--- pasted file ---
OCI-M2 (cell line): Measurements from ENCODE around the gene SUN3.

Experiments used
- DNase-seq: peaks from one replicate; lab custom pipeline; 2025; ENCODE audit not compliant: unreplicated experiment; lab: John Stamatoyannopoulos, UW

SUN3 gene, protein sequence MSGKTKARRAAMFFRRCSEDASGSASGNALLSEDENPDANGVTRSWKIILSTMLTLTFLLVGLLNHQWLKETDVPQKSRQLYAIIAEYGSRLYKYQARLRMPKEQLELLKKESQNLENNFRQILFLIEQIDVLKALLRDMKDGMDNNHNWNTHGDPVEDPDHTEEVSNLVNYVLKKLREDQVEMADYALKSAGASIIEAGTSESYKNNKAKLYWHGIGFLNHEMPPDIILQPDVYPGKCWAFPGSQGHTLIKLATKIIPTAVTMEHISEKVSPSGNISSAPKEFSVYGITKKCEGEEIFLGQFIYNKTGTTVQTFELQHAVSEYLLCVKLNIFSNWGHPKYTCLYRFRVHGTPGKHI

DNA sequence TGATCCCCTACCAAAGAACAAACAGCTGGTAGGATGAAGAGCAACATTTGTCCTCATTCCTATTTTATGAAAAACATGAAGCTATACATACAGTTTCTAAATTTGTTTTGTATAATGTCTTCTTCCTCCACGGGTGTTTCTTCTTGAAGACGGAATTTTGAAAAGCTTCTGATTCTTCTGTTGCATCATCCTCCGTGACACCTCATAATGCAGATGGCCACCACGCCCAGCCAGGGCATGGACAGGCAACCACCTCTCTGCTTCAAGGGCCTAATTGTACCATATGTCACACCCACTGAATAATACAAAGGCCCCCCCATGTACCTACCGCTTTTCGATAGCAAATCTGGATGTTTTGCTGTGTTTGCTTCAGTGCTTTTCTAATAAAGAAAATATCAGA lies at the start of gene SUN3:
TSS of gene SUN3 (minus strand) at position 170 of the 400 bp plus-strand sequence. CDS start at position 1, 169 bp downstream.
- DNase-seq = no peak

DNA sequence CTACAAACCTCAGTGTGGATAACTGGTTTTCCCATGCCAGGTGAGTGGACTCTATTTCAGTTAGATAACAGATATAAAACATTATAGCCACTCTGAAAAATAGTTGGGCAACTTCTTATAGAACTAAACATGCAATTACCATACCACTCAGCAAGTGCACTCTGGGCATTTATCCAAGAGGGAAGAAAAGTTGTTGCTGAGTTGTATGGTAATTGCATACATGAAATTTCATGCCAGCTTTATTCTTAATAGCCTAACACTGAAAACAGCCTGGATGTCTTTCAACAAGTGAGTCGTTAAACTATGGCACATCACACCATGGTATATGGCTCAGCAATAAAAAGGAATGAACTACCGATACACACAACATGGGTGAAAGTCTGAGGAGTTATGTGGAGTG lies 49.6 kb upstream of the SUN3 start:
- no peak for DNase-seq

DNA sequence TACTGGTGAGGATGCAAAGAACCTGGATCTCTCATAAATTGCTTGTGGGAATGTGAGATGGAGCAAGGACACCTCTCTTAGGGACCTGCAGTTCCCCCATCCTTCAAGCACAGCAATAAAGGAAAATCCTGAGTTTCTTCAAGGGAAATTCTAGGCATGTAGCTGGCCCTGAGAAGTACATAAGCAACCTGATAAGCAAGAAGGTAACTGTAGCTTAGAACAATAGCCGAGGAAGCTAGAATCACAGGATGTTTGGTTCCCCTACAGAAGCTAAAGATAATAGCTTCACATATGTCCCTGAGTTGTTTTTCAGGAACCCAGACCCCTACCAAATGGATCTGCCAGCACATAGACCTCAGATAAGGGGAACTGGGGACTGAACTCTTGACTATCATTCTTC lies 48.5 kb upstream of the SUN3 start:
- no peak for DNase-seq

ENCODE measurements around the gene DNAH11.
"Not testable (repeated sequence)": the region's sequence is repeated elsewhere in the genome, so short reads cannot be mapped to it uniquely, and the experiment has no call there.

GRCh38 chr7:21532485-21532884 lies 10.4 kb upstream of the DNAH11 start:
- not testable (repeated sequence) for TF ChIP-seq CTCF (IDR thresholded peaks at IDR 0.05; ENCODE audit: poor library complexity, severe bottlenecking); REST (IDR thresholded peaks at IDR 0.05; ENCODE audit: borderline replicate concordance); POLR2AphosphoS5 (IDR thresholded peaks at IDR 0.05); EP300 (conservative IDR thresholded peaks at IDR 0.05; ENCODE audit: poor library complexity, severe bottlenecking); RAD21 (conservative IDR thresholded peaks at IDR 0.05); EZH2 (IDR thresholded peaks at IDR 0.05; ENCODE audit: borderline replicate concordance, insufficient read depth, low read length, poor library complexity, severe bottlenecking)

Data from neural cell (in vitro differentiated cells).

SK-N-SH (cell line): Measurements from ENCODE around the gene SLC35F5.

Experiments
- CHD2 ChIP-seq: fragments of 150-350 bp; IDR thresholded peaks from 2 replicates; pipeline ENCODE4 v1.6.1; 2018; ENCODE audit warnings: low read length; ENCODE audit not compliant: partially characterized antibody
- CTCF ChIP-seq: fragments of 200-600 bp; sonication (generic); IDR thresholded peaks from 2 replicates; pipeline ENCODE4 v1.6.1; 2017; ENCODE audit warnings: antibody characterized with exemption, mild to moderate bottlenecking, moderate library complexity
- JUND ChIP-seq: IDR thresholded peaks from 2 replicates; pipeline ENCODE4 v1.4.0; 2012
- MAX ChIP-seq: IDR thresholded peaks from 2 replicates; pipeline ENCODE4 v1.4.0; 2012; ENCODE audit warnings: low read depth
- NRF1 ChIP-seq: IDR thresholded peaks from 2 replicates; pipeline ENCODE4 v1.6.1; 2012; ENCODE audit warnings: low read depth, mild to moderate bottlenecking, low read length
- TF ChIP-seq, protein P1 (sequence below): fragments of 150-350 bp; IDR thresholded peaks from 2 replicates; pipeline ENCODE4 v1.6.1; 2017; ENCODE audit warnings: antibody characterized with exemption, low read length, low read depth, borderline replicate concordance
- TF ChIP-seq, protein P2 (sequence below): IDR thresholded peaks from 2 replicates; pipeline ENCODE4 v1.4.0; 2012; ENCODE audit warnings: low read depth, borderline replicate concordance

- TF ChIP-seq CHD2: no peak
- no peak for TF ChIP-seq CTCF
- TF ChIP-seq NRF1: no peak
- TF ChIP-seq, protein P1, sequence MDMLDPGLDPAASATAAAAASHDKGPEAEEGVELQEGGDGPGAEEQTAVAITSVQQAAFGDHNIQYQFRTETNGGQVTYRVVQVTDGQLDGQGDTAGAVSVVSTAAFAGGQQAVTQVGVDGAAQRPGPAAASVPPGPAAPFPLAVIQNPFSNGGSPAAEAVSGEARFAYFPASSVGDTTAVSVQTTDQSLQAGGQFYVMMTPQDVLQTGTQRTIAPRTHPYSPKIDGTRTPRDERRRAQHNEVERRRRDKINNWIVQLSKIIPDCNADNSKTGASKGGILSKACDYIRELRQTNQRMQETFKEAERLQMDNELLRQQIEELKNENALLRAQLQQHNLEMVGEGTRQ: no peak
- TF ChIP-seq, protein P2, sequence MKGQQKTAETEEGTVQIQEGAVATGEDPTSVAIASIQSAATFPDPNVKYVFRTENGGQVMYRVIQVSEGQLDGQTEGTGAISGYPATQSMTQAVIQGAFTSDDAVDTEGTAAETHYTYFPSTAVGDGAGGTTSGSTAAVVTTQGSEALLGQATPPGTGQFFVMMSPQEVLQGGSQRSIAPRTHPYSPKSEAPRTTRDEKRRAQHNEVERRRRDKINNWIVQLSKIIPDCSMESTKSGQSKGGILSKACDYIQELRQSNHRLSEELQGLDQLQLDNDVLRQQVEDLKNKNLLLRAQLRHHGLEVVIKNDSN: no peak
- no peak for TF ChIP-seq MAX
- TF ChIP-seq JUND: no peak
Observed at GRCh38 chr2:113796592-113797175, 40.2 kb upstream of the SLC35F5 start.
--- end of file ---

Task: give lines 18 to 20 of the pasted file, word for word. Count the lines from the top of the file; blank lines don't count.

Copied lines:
Experiments
- CHD2 ChIP-seq: fragments of 150-350 bp; IDR thresholded peaks from 2 replicates; pipeline ENCODE4 v1.6.1; 2018; ENCODE audit warnings: low read length; ENCODE audit not compliant: partially characterized antibody
- CTCF ChIP-seq: fragments of 200-600 bp; sonication (generic); IDR thresholded peaks from 2 replicates; pipeline ENCODE4 v1.6.1; 2017; ENCODE audit warnings: antibody characterized with exemption, mild to moderate bottlenecking, moderate library complexity